Nonprofits come in all different shapes and sizes. They have different program and geographic areas, staff and budget sizes, and approaches to their work. They also have something important in common: the need to be a healthy organization to effectively provide services, conduct research, and adapt to emerging needs. But what is the best way to gauge whether an organization is healthy?
This is what the Hewlett Foundation’s Effective Philanthropy Group were curious to discover, so we commissioned a study to learn more about which tools exist that can help both funders and nonprofits better understand a nonprofit’s health and capacity—areas of strength, and ways for improvement.
Working with Informing Change (a consulting firm in Berkeley, Calif.), we wanted to better understand which organizational assessment tools exist, what they measure, and how they are administered. We then sought to dig deeper into how funders and nonprofits have experienced using these tools, to see what we could learn from past experiences.
Organizational assessment tools often gauge an organization’s strategic focus, leadership and management, governance, human resource capacity, financial and fundraising structure, and learning and evaluation ability. These tools support a nonprofit to assess and determine which capacity areas need to be strengthened, and can facilitate important discussions among leadership, board, and staff to help shape resulting priorities.
The Informing Change team produced a list of 91 comprehensive OA tools, checklists and guides, as well as a memo describing tool types and best practices based on user experience interviews. Among the many rich findings in the database and accompanying memo, a few points stood out:
Organizational assessment tools can play a vital role in organizational improvement. They can help an organization identify shared concerns, facilitate reflection, and provide a common language for dialogue and decision-making.
There are many different organizational assessment tools. No one tool rises to the top as best, but the most highly regarded tools are typically customized or adapted to a specific organization’s context.
The process in which a tool is used is critical—and can be even more important than the tool itself. Tools work best in a facilitated, well-managed, intentional process.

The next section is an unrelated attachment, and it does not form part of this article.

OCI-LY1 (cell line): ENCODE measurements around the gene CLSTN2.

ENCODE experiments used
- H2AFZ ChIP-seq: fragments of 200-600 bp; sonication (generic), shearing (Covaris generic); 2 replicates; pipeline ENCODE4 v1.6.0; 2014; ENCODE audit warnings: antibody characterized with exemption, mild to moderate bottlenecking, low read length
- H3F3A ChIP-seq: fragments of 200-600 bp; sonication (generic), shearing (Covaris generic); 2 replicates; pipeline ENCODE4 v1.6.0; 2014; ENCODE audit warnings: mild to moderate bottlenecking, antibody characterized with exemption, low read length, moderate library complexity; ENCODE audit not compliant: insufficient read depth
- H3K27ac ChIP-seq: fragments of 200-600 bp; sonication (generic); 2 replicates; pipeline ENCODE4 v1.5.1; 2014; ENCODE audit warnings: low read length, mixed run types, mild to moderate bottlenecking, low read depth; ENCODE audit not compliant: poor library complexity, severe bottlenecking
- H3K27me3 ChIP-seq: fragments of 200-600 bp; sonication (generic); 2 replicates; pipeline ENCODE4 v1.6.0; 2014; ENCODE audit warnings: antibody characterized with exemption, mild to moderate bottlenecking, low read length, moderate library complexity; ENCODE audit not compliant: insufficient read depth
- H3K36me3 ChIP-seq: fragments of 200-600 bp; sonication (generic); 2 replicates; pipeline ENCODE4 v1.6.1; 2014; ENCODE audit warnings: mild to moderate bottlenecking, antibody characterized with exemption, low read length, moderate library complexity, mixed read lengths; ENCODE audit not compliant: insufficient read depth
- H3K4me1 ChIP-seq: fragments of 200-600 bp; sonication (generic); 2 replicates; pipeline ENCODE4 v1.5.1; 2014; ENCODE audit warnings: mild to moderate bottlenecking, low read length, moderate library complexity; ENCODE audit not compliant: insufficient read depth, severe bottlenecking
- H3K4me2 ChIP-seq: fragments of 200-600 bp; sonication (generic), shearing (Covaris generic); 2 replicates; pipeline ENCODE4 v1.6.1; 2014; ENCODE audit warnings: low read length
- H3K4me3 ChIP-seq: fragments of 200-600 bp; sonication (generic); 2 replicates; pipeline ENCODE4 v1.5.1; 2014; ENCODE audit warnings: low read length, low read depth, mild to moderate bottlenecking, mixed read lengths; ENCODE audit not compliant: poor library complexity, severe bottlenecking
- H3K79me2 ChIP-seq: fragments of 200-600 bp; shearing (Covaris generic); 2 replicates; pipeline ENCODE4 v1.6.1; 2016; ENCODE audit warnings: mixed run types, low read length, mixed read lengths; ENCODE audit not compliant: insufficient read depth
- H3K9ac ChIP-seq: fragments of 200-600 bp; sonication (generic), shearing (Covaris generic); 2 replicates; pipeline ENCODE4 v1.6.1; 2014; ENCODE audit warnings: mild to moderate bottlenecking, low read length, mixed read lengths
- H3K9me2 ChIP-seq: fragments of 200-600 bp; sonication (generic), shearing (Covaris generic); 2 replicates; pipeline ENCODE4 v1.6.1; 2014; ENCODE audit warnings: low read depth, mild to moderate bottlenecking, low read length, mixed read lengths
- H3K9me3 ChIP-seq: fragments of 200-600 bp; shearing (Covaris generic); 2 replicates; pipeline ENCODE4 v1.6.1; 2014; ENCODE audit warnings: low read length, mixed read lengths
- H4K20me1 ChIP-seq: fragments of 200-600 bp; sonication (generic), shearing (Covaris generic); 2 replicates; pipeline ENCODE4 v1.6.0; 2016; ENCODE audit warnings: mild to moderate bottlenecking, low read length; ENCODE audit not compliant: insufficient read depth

We hope that the full set of information and findings will be useful for both foundations and nonprofits. Internally, at the Hewlett Foundation, we are already beginning to use what we have learned in several ways. In our Organizational Effectiveness program, we are using the findings to explore how to best support grantees in their capacity-building work. Our Grants Management team is digging into the findings to see if there’s anything we might learn about how to conduct better due diligence. And we are sharing what we find with program officers across the foundation, both to use with their grantees, and for their own use.
One important note: while the important issues of stakeholder (including intended beneficiary) engagement and diversity, equity, and inclusion are mentioned in some tools in the database, there is still room to incorporate these areas more consistently across capacity areas and tools.
Finally, this study is an analysis at a point in time; we do not currently plan on maintaining the spreadsheet in an ongoing way. We hope that perhaps others may take that up sometime in the future and continue to make it broadly available. That said, if you do know of other tools, we are happy to collect them and share our most up-to-date information upon request. Please send these, and other thoughts or feedback, to our organizational effectiveness officer: Jennifer Wei.